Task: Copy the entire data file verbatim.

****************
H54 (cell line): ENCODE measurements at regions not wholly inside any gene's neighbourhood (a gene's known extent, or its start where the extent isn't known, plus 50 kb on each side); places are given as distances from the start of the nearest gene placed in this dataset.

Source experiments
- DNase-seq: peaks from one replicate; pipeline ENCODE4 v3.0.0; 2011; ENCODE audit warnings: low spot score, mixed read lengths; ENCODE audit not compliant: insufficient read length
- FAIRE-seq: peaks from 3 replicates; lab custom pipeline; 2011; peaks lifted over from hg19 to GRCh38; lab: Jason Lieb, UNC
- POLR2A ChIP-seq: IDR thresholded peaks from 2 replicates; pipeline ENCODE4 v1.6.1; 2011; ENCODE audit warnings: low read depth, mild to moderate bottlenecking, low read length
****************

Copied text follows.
H54 (cell line): ENCODE measurements at regions not wholly inside any gene's neighbourhood (a gene's known extent, or its start where the extent isn't known, plus 50 kb on each side); places are given as distances from the start of the nearest gene placed in this dataset.

Source experiments
- DNase-seq: peaks from one replicate; pipeline ENCODE4 v3.0.0; 2011; ENCODE audit warnings: low spot score, mixed read lengths; ENCODE audit not compliant: insufficient read length
- FAIRE-seq: peaks from 3 replicates; lab custom pipeline; 2011; peaks lifted over from hg19 to GRCh38; lab: Jason Lieb, UNC
- POLR2A ChIP-seq: IDR thresholded peaks from 2 replicates; pipeline ENCODE4 v1.6.1; 2011; ENCODE audit warnings: low read depth, mild to moderate bottlenecking, low read length